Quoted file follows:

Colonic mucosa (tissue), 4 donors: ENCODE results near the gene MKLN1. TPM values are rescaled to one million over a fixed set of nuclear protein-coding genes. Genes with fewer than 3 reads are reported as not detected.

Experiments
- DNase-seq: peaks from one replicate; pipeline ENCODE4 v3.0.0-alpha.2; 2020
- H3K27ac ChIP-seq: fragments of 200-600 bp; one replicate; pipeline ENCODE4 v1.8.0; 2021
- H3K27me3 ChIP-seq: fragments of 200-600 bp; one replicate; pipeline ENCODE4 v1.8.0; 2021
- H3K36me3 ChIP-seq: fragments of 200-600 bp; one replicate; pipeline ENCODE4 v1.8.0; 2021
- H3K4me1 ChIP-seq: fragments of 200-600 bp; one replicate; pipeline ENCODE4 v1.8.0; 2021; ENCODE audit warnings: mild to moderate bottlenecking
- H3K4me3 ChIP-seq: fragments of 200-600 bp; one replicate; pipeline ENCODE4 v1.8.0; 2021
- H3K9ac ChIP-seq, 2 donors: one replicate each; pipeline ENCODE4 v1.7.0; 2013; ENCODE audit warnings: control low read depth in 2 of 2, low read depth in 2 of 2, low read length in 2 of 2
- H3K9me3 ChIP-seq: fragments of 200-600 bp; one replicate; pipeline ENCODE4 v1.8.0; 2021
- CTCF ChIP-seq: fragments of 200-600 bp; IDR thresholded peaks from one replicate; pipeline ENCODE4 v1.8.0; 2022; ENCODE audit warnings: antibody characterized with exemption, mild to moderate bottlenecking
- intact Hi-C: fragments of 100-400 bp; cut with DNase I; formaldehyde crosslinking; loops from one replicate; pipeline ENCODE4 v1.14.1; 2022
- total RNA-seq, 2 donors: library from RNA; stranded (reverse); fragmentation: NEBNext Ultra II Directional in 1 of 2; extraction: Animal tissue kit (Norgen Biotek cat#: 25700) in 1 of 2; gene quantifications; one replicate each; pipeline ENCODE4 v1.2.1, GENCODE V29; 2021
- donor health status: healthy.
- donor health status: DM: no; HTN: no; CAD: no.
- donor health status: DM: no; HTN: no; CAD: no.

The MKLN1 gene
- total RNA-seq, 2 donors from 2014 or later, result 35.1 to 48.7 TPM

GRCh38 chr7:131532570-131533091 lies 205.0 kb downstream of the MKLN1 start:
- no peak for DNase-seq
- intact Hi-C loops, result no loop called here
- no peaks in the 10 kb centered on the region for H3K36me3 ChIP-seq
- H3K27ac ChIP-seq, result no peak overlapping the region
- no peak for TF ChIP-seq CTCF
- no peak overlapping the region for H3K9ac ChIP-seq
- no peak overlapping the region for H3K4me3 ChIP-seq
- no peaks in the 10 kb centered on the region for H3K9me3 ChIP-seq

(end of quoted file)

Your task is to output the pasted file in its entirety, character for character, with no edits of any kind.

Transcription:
Colonic mucosa (tissue), 4 donors: ENCODE results near the gene MKLN1. TPM values are rescaled to one million over a fixed set of nuclear protein-coding genes. Genes with fewer than 3 reads are reported as not detected.

Experiments
- DNase-seq: peaks from one replicate; pipeline ENCODE4 v3.0.0-alpha.2; 2020
- H3K27ac ChIP-seq: fragments of 200-600 bp; one replicate; pipeline ENCODE4 v1.8.0; 2021
- H3K27me3 ChIP-seq: fragments of 200-600 bp; one replicate; pipeline ENCODE4 v1.8.0; 2021
- H3K36me3 ChIP-seq: fragments of 200-600 bp; one replicate; pipeline ENCODE4 v1.8.0; 2021
- H3K4me1 ChIP-seq: fragments of 200-600 bp; one replicate; pipeline ENCODE4 v1.8.0; 2021; ENCODE audit warnings: mild to moderate bottlenecking
- H3K4me3 ChIP-seq: fragments of 200-600 bp; one replicate; pipeline ENCODE4 v1.8.0; 2021
- H3K9ac ChIP-seq, 2 donors: one replicate each; pipeline ENCODE4 v1.7.0; 2013; ENCODE audit warnings: control low read depth in 2 of 2, low read depth in 2 of 2, low read length in 2 of 2
- H3K9me3 ChIP-seq: fragments of 200-600 bp; one replicate; pipeline ENCODE4 v1.8.0; 2021
- CTCF ChIP-seq: fragments of 200-600 bp; IDR thresholded peaks from one replicate; pipeline ENCODE4 v1.8.0; 2022; ENCODE audit warnings: antibody characterized with exemption, mild to moderate bottlenecking
- intact Hi-C: fragments of 100-400 bp; cut with DNase I; formaldehyde crosslinking; loops from one replicate; pipeline ENCODE4 v1.14.1; 2022
- total RNA-seq, 2 donors: library from RNA; stranded (reverse); fragmentation: NEBNext Ultra II Directional in 1 of 2; extraction: Animal tissue kit (Norgen Biotek cat#: 25700) in 1 of 2; gene quantifications; one replicate each; pipeline ENCODE4 v1.2.1, GENCODE V29; 2021
- donor health status: healthy.
- donor health status: DM: no; HTN: no; CAD: no.
- donor health status: DM: no; HTN: no; CAD: no.

The MKLN1 gene
- total RNA-seq, 2 donors from 2014 or later, result 35.1 to 48.7 TPM

GRCh38 chr7:131532570-131533091 lies 205.0 kb downstream of the MKLN1 start:
- no peak for DNase-seq
- intact Hi-C loops, result no loop called here
- no peaks in the 10 kb centered on the region for H3K36me3 ChIP-seq
- H3K27ac ChIP-seq, result no peak overlapping the region
- no peak for TF ChIP-seq CTCF
- no peak overlapping the region for H3K9ac ChIP-seq
- no peak overlapping the region for H3K4me3 ChIP-seq
- no peaks in the 10 kb centered on the region for H3K9me3 ChIP-seq